Waking up at 5:45 a.m. is the norm for me to be out the door by 6:00 a.m. and start my day before the heat sets in. The result of what the season will bring is my motivation to continue working strong even when impediments occur. I lace up my shoes and head out the door with a positive attitude, because I know I need one in order to overcome my 10 mile training run.
Growing up on a farm surrounded by agriculture has taught me a lot about running. The most important lesson I have learned is that hard work does pay off. Throughout my life, I’ve seen failures and accomplishments. Too much rain or a windstorm may damage the crops, but that is not always the case. With determination and lessons learned, alternatives eventually will bring success as the expected result.
There are good runs and bad runs. I can’t decide which one I will have before mile one. However, I know that there is a lesson to be learned from every mile marker. Sometimes I fall and need to get up to try again. Scraped knees and palms are like downed crops in a perfect field. You’re not able to correct the problem immediately, but you know the scratch is temporary.
Most people who did not grow up in a rural area or around agriculture do not understand it. Questions arise about the production of livestock, way of living, and the ultimate question of “why?” While the answers seem very simple to those of us who have been around agriculture our entire lives, they are a mystery to others.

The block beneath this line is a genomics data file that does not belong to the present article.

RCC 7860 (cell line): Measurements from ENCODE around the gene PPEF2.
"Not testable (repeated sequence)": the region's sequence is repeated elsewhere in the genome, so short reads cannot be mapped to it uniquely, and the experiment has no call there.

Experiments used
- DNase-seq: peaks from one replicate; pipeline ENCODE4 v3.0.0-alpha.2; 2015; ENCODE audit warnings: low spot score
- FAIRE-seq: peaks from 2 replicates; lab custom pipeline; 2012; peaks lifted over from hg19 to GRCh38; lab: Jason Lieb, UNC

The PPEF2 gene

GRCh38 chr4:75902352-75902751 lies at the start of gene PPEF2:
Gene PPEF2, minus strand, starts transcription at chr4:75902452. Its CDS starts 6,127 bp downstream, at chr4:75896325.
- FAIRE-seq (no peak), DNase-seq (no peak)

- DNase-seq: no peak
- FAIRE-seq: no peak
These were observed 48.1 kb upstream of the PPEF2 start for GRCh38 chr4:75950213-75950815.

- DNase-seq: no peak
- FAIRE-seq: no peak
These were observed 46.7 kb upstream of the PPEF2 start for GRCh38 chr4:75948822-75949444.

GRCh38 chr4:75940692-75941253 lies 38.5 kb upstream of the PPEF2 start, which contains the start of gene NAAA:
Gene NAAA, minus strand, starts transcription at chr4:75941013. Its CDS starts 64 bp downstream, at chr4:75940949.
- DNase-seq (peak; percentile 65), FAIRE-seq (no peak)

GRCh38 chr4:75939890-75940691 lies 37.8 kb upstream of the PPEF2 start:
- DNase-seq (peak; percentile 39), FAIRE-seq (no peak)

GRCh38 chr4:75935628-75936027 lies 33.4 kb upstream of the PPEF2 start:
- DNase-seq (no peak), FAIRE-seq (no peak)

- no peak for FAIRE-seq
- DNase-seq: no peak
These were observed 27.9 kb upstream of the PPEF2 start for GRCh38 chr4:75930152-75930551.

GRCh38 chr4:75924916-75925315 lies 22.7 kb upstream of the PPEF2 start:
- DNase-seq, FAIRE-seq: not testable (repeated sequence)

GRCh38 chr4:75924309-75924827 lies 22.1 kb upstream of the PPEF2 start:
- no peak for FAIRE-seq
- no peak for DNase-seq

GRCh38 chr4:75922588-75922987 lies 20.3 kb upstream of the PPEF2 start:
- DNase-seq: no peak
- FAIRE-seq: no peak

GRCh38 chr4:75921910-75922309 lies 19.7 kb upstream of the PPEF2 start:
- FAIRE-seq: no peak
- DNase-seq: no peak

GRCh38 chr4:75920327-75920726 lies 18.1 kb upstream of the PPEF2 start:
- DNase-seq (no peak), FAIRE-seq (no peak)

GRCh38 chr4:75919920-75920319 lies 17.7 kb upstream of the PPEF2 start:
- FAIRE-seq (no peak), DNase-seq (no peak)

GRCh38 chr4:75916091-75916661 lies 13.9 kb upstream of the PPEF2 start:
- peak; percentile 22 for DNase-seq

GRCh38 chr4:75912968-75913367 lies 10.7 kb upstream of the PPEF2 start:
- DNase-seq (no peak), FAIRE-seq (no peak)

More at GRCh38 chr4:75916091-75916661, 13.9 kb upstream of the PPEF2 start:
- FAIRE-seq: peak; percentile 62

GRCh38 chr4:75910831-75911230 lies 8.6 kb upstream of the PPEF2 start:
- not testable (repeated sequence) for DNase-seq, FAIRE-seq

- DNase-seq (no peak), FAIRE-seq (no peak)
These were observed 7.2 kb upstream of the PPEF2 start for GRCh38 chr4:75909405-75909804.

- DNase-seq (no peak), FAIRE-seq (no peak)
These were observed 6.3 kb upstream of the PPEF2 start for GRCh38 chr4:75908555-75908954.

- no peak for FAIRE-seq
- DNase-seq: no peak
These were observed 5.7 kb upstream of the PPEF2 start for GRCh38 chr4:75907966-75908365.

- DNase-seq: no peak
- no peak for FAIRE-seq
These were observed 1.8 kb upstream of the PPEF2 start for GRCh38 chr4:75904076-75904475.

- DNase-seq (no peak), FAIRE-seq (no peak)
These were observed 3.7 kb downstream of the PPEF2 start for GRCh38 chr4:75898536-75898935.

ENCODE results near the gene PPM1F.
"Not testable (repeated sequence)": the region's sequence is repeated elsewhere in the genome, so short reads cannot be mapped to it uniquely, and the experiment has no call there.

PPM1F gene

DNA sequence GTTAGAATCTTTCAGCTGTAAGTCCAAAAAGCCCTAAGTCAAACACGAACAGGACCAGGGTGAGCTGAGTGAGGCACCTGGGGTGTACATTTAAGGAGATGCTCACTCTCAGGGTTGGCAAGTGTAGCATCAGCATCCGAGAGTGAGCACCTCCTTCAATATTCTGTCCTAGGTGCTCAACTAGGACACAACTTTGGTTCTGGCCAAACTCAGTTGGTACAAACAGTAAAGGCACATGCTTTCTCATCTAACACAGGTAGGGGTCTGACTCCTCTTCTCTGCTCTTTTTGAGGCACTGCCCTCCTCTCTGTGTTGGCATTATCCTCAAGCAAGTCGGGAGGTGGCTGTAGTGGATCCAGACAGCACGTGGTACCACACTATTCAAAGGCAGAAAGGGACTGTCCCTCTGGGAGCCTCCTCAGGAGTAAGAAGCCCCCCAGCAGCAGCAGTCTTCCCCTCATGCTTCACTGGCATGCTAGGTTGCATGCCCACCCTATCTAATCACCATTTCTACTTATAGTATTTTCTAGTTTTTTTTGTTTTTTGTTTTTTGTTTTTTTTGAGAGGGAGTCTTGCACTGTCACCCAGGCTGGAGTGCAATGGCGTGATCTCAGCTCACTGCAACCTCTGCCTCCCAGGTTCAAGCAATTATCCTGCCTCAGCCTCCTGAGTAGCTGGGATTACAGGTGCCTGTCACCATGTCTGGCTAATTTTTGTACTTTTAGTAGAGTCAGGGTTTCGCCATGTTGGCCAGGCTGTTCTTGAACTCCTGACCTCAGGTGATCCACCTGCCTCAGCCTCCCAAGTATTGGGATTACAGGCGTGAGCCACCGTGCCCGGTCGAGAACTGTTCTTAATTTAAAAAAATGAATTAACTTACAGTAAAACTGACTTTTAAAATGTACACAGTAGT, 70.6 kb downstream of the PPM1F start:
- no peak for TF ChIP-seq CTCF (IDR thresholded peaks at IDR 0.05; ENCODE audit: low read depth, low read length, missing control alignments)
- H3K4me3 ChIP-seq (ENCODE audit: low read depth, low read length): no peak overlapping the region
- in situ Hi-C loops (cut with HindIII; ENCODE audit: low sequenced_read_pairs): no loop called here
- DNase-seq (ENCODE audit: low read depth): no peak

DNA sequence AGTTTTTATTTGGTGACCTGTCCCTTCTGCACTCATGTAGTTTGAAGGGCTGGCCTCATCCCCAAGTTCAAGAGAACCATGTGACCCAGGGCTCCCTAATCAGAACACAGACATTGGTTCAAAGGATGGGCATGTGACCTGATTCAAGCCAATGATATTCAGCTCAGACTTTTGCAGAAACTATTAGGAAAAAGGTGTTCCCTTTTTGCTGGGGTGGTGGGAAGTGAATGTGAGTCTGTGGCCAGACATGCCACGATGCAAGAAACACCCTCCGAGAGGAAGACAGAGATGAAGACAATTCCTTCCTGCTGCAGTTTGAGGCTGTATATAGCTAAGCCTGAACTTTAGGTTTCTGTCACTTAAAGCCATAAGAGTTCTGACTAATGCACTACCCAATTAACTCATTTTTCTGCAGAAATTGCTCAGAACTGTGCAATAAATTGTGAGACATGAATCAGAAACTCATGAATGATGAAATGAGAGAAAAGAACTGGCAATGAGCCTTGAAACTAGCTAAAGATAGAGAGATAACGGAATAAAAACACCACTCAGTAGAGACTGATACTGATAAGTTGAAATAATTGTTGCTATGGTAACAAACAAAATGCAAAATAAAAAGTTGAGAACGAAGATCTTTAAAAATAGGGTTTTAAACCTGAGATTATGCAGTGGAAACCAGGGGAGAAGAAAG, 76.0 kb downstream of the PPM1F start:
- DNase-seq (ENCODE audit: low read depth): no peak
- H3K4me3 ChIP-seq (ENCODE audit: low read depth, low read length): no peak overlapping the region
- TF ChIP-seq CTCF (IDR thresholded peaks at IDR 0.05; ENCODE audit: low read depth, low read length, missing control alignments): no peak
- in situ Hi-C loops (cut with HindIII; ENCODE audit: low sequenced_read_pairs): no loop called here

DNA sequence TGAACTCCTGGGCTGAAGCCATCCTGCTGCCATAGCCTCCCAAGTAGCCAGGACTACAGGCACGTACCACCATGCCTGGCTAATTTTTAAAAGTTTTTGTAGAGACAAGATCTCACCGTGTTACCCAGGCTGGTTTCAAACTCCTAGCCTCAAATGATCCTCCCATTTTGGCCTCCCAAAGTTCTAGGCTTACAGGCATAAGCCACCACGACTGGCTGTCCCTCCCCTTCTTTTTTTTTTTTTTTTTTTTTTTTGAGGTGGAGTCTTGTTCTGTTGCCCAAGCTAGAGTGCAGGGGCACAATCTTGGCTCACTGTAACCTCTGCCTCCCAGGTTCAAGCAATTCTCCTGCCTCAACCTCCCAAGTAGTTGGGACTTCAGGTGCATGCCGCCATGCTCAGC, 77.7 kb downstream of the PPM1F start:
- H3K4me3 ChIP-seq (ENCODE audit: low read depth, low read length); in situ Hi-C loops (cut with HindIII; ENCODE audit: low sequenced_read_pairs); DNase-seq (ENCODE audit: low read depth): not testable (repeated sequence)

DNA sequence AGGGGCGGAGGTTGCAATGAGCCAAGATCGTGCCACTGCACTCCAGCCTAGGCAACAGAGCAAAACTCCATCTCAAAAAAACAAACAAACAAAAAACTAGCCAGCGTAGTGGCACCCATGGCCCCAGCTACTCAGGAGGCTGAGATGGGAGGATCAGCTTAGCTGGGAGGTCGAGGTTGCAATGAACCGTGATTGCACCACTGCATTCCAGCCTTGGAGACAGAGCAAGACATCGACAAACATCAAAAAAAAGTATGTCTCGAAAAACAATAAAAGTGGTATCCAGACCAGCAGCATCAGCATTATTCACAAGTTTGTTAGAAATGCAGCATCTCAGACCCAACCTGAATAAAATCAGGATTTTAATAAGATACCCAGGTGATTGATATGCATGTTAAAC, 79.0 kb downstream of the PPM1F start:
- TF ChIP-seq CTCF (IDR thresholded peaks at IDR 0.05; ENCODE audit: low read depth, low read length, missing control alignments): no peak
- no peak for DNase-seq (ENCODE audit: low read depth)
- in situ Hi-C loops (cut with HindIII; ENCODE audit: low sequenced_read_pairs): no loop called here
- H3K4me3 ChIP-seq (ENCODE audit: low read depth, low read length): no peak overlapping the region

Running is not so different. Non-running individuals don’t understand the reason behind the pain and training it takes to run a marathon, or the time commitment involved. It takes motivation to put one foot in front of the other for those 10 miles, just as it takes motivation for farmers to plant rows of corn and soybeans for hundreds of acres.
Farmers and runners alike are highly motivated individuals. No one is telling them to wake up at 5:45 a.m., or asking them to keep working although it may be time for a ‘snack’ break. I have learned to become motivated from growing up on a farm, and it has stuck with me through my double digit miles on a perfect day to sleep in.
Everything I learned from running, I also learned from agriculture. Running and agriculture have a lot in common, and the situations and lessons I was faced with on the farm have helped me to become a better person all around. Running forces me to work hard with the limited energy I have, just as agriculture works with its limited resources.
“The answers to the big questions in running are the same as the answers to the big questions in life: do the best with what you’ve got.” – Anonymous